Idea of Knighthood in Sir Gawain and the Green Knight

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The image of gallant and noble knights galloping on their mighty steeds to perilous battles has been a longtime icon in numerous fairytales and folklore. This idea of knighthood is especially portrayed and described in detail throughout Sir Gawain and the Green Knight. Knights, more specifically, of the Round Table, are depicted as the heroic, noble, almost god-like protectors of Camelot. Ardent followers of Christ, they are perceived as infinitely powerful in times of combat, yet infinitely compassionate and honorable in times of peace. The Endless Knot, a symbolic emblem of knighthood, dictates “The fifth five that was used, as I find, by this knight was free-giving and friendliness first before all, and chastity and chivalry ever changeless and straight, and piety surpassing all point: these perfect five were hasped upon him harder than on any man else.” (38). Sir Gawain, though the weakest of the King Arthur’s Knights of the Round Table, proves himself as an ideal knight through fulfilling the standards of knighthood described in Sir Gawain and the Green Knight.
Part of a knight’s duty was to defend and love the Church and to have complete trust in God. The Knights of the Round Table were all firm believers in Christ, taking part in “ …[a]feast [that]was unfailing full fifteen days” during the Christmas season, thus implying how religiously vigorous they were. Sir Gawain is highly religious, calling upon God’s grace and power to protect him in times of peril, even having “on the inner side of his shield [Mary’s] image depainted, that when he cast his eyes thither his courage never failed.” (39). Before entering the field to the Green Chapel, Sir Gawain also proved his faith in God by entrusting that He would protect him when the Green Knight repays the blow, praying that “By God on high I will neither grieve nor groan. With God’s will I comply. Whose protection I do own.” (86).
Sir Gawain’s character also proves that he is morally strict in keeping his honorable reputation as a Knight of the Round Table. For example, when Bertilak’s beautiful wife tempts Sir Gawain, although he knew he would die in a few days time, he never fell into her manipulative seduction scheme. No matter how persistent “the lady demeaned her as one that loved him much”, Sir Gawain always “fenced with her featly, ever flawless in manner.”(58). This sends a powerful message to the reader about Sir Gawain’s morality as a person, being able to resist the very temptation that had brought so many other great men to their knees.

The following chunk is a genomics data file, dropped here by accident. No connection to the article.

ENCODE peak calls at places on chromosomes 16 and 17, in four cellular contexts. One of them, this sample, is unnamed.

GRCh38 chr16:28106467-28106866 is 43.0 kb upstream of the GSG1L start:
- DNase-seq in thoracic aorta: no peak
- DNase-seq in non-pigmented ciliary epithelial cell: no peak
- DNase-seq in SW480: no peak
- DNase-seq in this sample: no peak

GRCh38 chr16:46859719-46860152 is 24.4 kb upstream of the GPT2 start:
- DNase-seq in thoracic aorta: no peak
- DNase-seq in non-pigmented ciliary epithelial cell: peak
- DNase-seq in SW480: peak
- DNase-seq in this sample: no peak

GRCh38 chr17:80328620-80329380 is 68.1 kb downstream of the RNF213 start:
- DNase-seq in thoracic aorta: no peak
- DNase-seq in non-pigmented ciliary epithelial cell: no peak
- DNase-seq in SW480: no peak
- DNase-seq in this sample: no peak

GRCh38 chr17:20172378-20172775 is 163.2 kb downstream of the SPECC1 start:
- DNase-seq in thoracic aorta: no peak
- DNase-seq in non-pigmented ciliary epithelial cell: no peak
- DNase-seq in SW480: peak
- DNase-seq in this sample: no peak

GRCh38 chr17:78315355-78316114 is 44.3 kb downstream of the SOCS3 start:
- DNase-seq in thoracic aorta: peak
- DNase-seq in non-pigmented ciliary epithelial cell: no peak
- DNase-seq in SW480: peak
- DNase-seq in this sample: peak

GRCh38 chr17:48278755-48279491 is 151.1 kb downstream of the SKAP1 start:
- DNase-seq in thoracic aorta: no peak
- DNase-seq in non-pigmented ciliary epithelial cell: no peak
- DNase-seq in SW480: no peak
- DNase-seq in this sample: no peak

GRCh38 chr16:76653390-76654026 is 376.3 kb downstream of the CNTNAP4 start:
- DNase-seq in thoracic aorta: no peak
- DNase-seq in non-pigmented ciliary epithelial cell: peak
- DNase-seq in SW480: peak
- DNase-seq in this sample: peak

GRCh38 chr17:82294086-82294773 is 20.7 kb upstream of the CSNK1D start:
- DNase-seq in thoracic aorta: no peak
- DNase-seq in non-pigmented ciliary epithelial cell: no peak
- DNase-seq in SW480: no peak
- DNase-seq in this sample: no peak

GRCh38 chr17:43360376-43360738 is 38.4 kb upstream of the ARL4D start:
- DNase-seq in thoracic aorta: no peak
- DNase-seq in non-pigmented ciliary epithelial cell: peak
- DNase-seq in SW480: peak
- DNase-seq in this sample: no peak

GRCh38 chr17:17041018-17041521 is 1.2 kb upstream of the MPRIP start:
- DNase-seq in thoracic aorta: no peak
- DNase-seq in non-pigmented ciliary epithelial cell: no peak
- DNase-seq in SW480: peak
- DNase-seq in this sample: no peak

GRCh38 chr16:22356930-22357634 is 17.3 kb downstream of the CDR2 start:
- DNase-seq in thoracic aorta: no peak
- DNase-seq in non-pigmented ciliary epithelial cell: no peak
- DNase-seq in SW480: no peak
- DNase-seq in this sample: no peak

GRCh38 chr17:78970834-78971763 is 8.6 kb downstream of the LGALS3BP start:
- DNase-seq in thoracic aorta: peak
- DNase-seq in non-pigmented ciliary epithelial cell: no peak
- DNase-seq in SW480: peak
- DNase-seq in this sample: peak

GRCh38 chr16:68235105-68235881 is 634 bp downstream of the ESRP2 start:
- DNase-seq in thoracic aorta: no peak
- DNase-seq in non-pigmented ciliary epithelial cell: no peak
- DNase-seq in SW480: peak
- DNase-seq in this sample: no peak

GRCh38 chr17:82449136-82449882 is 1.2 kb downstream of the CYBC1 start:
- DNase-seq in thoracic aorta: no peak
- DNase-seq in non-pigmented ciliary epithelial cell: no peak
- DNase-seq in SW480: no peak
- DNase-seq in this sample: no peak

The Knights of the Round Table were also expected to be the gallant, zealous defenders of Camelot. Sir Gawain’s perseverance and bravery definitely resembles that of an ideal knight. During his long journey, Sir Gawain “found a foe before him, save at few for a wonder; and so foul were they and fell that fight he must needs” and thus conquering each and every one of the beasts that challenges him (41). The knight was also stunningly brave when he went to receive his repayment from the Green Knight. Even though his guide warned him of his nonexistent chances of surviving, Sir Gawain nevertheless presses onwards, replying that “…if I here departed fain in fear now to flee, in the fashion thou speakest, I should a knight coward be, I could not be excused. Noy, I’ll fare to the Chapel, whatever chance may befall…” (85). Sir Gawain’s unwavering bravery further justifies his rightful title as an ideal knight.
The use of colors reflects his noble position as the protector of Camelot and King Arthur, as Sir Gawain is equipped with armor in the regal color of red, which symbolizes royalty. The ideal knight was also expected to serve the royal family, and to protect the king in times of need, as Sir Gawain had put it, “I find it unfitting…you yourself be desirous to accept it in person, while many bold men abRout you on bench are seated.”(29). One could not help but notice Sir Gawain’s show of selflessness when he offers to sacrifice his life for King Arthur’s even when none of the other elite knights would dare to do so. The knight’s “free-giving” nature could also be observed when Bertilak’s offers him a beautiful ring that “was worth wealth beyond measure.” (75). Sir Gawain promptly refuses the offer, arguing that he had nothing to offer in return. When he promises to hide the green girdle that the lady presses upon him, it was a mistake that was not committed for his own interests, but rather one to protect another’s reputation. This selflessness reflects Sir Gawain’s loyalty to his duty as a knight to protect those who are less superior and to serve the weak.
Through living up to the expected virtues of knighthood such as chastity, selflessness, bravery, and piety, Sir Gawain proves himself time and time again his worthiness to be recognized as the ideal knight. Each time the knight faces a different challenge or trial, his consequent decisions reveal a little about his character. It is nearly impossible to compare the virtues and criterion of the ideal knight to Sir Gawain’s actions and not recognize the stunning. As Sir Gawain and the Green Knight closes to an end, the reader is left with the impression that Sir Gawain had indeed fulfilled his duties as the ideal knight.

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